By the way, the less one cooks liver, the better the nutrition and flavor. Over-cooking destroys nutrients in all foods. When recuperating from a serious chronic illness, auto-immune problems, or when detoxifying, one of the best ways to get healthy is to add raw liver to any blender drink. The liver of a healthy animal, contrary to popular belief is not a "bag of poisons", it's the organ in the body that stores vitamins, minerals, enzymes, and other powerful nutrients. Polar bear liver is the only species of liver that you cannot ever eat. Why? There is so much Vitamin A stored in it that one tiny serving can be fatal. The Innuits know this and will not eat it. The polar bears live at the top of an oceanic food chain of vital foods and therefore concentrate it like no other animal. 


There are only 4 cooking oils that will hold up under fry heat, LARD, TALLOW, COCONUT and PALM.  These are good oils, in spite of what the politically-correct doctors try to tell us. The so-called “vegetable” oils (they are not really from vegetables!), canola, soy, corn are the most prevalent, will breakdown quickly under heat. Don't heat butter either, it is quite fragile under heat. Butter is fine for lightly cooking, for example, eggs under low heat, but nothing more.  The now-popular vegetable oils are also all GMO products and they are all loaded with the inflammatory Omega 6.  Saturated fats are the only way to go, we need them in our diet. Heart attacks and even strokes were virtually unheard of before Crisco and Margarine came into the American diet. Crisco is a made-up word that stands for “Crystallized (hydrogenated) Cottonseed Oil”, a waste product that clever marketers turned into "pure white" death in a can. All the solid oils except pure virgin coconut and palm are hydrogenated, a terrible killer hidden within processed food. Unless you know the source of the lard, be careful because grocery store lard is usually hydrogenated and therefore turned into junk food. Try to buy lard directly from the farmer who raised the hogs. Farmer’s markets are usually a great source of quality lard and tallow. 

I’ve only scratched the surface of the topic of cooking with organ meat here. The main goal today is to overcome previous phobias and to teach new flavors by frying. The real fun begins once one has broken the ice and begun to savor the true flavor. I make several liver paté dishes that could also be gateway foods for novices.  I highly recommend them, especially my Three Root Liver Paté which includes the ground roots from fresh horseradish, ginger and tumeric. In addition to paté, I’ve made many great Olde World sausages using liver and other organ meats and they are equally amazing.  All the tips about selecting wholesome liver apply here as well. Part of the big fun is finding all the various particular recipes that excite your taste buds. In addition, raw liver may be used medicinally, the most common method is to introduce it into a yogurt smoothie drink. When liver of excellent quality is used, it’s virtually impossible to detect even several ounces of liver in each blender drink. The health benefits are stunning.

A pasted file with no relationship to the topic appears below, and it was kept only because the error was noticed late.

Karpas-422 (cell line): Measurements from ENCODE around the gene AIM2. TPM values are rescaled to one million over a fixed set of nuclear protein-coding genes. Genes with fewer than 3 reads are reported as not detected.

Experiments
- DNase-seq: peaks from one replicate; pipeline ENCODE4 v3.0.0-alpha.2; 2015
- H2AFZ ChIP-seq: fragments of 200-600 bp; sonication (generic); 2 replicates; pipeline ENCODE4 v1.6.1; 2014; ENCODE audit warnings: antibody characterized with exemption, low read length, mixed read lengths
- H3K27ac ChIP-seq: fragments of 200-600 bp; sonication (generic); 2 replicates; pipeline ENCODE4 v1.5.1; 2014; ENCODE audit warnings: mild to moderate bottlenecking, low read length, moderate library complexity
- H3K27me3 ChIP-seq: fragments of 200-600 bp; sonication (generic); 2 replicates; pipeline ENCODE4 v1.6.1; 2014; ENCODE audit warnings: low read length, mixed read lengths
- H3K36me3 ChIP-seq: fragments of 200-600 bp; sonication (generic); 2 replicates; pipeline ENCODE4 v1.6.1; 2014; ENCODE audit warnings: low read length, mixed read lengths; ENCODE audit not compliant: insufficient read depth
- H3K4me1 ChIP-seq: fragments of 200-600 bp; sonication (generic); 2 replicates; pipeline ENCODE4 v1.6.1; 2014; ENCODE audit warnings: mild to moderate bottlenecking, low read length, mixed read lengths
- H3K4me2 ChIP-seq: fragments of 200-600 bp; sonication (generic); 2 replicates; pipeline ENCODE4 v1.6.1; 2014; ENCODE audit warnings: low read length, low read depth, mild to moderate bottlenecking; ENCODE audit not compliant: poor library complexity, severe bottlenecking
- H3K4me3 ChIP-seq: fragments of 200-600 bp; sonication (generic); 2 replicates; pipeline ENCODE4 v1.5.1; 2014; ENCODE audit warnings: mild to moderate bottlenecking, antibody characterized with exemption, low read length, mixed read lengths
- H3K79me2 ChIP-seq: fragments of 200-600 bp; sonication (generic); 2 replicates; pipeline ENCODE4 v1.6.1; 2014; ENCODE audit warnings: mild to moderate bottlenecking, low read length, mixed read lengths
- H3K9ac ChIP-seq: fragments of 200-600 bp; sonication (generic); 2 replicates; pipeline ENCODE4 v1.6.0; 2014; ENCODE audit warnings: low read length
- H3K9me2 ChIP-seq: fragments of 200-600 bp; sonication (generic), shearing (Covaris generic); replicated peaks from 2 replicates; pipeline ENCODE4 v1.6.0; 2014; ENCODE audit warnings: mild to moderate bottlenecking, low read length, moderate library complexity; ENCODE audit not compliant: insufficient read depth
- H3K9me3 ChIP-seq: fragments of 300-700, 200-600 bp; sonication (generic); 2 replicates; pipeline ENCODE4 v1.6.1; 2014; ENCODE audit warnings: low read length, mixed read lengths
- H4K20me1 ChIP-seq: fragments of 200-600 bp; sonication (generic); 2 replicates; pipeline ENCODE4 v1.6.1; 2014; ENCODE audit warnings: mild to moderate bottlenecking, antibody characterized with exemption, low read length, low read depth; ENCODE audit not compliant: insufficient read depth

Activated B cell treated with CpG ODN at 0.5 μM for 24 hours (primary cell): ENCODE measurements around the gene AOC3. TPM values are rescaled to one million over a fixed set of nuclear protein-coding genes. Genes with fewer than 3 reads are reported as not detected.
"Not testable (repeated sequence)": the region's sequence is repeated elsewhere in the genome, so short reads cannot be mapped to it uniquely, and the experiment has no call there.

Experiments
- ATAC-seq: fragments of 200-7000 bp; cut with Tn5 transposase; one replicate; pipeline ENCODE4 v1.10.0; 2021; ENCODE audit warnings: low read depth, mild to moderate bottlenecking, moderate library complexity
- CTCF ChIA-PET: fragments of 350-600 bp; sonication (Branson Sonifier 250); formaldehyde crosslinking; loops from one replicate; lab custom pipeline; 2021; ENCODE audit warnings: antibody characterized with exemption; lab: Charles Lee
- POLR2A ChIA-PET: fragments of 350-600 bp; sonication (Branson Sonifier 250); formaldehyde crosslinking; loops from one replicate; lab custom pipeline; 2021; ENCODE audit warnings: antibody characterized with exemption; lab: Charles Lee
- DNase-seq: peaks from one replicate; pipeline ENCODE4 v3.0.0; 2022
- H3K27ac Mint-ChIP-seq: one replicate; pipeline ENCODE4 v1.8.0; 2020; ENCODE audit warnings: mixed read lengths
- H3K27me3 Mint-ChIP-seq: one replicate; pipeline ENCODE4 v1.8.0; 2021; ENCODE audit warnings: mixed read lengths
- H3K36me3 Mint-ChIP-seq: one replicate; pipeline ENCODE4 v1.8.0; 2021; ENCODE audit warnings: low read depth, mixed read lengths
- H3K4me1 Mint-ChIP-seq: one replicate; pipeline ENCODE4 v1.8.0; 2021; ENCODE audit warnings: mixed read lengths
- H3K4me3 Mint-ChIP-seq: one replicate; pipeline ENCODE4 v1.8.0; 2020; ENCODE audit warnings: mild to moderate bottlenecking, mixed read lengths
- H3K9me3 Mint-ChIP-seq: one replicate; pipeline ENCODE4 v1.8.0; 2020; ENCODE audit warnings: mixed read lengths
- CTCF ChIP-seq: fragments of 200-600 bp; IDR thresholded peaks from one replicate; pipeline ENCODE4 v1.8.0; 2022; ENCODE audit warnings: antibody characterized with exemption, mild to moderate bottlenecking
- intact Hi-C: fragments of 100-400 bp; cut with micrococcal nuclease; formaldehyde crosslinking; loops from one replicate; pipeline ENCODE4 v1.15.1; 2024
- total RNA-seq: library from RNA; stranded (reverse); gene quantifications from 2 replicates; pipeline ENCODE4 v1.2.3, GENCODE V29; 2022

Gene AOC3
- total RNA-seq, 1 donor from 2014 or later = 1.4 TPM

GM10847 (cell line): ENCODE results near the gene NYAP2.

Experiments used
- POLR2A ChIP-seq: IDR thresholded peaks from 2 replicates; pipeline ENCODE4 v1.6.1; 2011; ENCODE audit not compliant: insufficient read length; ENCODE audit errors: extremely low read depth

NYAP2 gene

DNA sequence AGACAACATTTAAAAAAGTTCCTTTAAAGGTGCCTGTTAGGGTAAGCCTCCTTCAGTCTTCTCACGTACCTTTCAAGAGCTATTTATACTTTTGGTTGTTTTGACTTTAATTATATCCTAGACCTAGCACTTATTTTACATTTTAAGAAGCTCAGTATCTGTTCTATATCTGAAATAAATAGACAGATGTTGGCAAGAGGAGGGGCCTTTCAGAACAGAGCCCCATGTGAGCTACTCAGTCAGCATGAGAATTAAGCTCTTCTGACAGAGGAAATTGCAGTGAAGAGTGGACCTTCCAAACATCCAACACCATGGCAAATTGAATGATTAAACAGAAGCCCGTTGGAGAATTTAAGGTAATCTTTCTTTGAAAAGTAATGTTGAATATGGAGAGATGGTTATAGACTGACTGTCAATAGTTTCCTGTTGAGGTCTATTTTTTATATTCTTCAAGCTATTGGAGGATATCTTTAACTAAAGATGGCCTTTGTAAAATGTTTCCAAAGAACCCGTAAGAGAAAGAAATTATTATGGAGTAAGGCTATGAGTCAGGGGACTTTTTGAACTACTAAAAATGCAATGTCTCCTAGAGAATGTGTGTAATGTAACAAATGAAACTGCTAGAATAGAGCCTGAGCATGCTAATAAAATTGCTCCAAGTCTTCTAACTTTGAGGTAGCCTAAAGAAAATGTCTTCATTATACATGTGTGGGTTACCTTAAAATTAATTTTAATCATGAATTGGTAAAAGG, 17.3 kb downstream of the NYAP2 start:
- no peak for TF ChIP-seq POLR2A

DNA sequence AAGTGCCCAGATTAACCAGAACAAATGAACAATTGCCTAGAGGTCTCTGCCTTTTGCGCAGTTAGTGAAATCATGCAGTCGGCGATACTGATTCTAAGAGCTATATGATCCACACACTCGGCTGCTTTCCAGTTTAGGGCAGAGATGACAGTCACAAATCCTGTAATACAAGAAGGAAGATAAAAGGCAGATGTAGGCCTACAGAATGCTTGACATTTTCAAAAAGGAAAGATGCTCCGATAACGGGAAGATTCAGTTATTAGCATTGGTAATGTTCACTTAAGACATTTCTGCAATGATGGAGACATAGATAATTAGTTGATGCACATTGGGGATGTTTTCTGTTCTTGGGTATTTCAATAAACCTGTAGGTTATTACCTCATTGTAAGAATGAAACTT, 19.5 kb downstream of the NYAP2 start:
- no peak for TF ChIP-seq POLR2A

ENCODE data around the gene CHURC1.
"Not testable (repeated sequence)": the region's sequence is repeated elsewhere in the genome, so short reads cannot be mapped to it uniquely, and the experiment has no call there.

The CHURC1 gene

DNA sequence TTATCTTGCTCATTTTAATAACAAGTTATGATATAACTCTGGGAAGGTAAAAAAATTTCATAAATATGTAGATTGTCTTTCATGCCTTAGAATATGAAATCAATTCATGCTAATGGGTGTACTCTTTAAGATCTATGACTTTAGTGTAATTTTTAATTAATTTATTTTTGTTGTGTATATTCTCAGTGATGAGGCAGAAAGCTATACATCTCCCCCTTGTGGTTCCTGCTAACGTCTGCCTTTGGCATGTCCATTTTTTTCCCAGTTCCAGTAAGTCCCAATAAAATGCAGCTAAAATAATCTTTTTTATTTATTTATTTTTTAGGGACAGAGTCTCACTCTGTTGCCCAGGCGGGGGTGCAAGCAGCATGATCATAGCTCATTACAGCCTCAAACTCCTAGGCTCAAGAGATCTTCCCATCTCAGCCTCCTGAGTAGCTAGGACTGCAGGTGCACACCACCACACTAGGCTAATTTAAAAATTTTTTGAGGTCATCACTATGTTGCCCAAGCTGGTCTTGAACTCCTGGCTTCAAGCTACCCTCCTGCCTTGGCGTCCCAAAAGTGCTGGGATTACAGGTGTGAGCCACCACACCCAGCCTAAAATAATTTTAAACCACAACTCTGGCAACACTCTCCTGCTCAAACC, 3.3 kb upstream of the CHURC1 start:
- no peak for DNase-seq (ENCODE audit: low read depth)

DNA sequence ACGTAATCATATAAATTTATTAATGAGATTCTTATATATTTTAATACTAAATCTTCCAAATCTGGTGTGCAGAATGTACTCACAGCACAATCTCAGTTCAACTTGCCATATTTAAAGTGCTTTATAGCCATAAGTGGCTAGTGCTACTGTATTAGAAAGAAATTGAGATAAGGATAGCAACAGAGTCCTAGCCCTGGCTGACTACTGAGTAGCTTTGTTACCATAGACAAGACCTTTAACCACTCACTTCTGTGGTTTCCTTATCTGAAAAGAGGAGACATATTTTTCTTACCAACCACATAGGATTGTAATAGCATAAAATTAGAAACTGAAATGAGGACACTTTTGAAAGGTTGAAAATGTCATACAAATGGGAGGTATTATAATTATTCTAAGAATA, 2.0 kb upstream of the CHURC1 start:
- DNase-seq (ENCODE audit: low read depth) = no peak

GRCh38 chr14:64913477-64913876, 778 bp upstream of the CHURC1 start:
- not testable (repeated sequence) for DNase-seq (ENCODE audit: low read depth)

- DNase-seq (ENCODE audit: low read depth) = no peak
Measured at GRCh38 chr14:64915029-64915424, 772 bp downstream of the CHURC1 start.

Several recent trends have been turning the tide. Not the least of which is the Paleo food movement. Cave man knew about organ meats and relished them. Modern paleo doesn’t ask one to eat gobs of raw wooly mammoth liver, good luck with finding that at Whole Foods anyway, but the Paleo people want us to discover the modern versions and eat them in similar ratios and amounts. For most people who find a comfortable version of the Paleo diet will discover that it is a great way to lose excess blubber and regain good health, immunity and fertility. 
Obviously, we are a sick, diabetic, fat and cancer-ridden nation. Many people are looking for answers and one of the best places to dig is into the Pre-Modern world. We know from archeology and digs into ancient ruins that people were once taller than people throughout most of “modern” history, they also had larger brains and were assumed to be more intelligent. The nutrients in liver and other organ meats are particularly responsible for building strong brains, strong bodies. 
We know that grain-eating and domesticated agriculture has damaged our health in many ways. Dr. Weston A. Price a truth-seeking holistic dentist from the 1930‘s traveled the globe seeking all the basic guidelines of real nutrition truth. One of his most amazing finds was how ancient and indigenous cultures savored organ meats, including liver, brain, bone marrow and thymus glands. These nutrient-dense special foods were saved for those in most need, growing children, pregnant and nursing women and the elderly. One can read about these findings in his opus magnum “Nutrition and Physical Degeneration” which, along with many excellent books where you may find many more reasons and recipes for cooking organ meat, are for sale  at the acresusa.com bookstore. For more information about the physiological need cooking with oil and which ones to eat,  there are several great websites such as eatwild.commercola.com, and particularly  westonaprice.org
We've all been sold a nasty bill of goods. Eating wholesome liver on a regular basis heals every cell in the body but it’s particularly good for restoring, rebuilding and healing our own liver. Over a third of all Americans are taking statin drugs, a seriously liver-toxic drug! Most Americans have have a liver so-damaged and devitalized that they cannot destroy allergy particles, cannot detoxify environmental poisons, carcinogens or oxidative particles, nor can they digest their food properly. It’s time to take our American cuisine back! Perhaps we can do it one liver-hater at a time! 


WILL WINTER is a holistic herd health consultant and livestock nutritionist who hangs his hat in Minnesota. He is also a traveling teacher focusing on sustainable agriculture and traditional nutrition. He provides consultations and natural livestock supplies to farmers, and also raises his own pastured hogs, hair sheep and meat goats.